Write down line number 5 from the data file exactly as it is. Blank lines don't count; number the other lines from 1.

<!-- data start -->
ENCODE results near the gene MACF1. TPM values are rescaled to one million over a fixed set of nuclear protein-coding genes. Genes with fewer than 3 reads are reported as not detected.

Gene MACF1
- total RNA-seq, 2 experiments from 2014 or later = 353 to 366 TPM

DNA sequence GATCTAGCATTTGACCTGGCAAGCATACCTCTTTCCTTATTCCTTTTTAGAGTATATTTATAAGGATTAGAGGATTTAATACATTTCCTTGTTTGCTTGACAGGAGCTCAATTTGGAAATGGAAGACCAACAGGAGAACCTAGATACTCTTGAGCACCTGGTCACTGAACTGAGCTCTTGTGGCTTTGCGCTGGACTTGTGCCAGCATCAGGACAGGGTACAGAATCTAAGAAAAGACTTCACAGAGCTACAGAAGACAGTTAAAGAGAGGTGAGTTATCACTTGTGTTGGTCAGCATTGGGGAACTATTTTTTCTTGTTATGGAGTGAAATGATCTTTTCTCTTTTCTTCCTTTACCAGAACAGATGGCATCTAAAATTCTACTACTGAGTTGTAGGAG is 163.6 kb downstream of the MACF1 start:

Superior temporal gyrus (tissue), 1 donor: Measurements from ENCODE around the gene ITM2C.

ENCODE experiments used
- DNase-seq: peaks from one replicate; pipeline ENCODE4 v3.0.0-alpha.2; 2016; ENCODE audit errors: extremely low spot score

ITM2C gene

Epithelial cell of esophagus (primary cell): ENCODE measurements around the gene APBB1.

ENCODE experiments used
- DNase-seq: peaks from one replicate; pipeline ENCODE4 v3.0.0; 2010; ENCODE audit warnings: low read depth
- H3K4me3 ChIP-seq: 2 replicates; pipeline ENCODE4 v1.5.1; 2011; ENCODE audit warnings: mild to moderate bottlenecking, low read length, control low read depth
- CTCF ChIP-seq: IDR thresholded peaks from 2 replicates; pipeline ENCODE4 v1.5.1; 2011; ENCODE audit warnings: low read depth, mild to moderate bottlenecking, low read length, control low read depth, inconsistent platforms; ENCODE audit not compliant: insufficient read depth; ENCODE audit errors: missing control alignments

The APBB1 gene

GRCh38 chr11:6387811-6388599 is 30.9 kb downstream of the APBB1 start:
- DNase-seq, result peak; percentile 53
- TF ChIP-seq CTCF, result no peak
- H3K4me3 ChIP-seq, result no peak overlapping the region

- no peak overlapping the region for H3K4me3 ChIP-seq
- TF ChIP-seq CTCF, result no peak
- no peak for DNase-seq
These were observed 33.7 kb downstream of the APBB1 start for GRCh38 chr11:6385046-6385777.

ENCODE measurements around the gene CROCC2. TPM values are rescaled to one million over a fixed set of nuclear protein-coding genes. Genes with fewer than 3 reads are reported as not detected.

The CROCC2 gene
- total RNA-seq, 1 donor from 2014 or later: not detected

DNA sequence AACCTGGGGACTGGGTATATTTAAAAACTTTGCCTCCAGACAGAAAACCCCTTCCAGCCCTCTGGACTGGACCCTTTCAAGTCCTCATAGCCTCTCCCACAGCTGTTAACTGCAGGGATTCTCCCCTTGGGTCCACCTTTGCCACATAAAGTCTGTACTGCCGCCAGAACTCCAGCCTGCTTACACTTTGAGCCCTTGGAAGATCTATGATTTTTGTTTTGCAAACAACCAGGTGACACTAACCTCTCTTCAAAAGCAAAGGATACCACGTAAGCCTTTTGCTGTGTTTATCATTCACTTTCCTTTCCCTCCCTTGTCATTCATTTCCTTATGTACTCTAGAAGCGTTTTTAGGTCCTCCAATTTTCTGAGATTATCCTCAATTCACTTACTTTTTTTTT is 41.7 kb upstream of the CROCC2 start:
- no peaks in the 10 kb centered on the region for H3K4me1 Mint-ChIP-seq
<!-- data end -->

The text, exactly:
Superior temporal gyrus (tissue), 1 donor: Measurements from ENCODE around the gene ITM2C.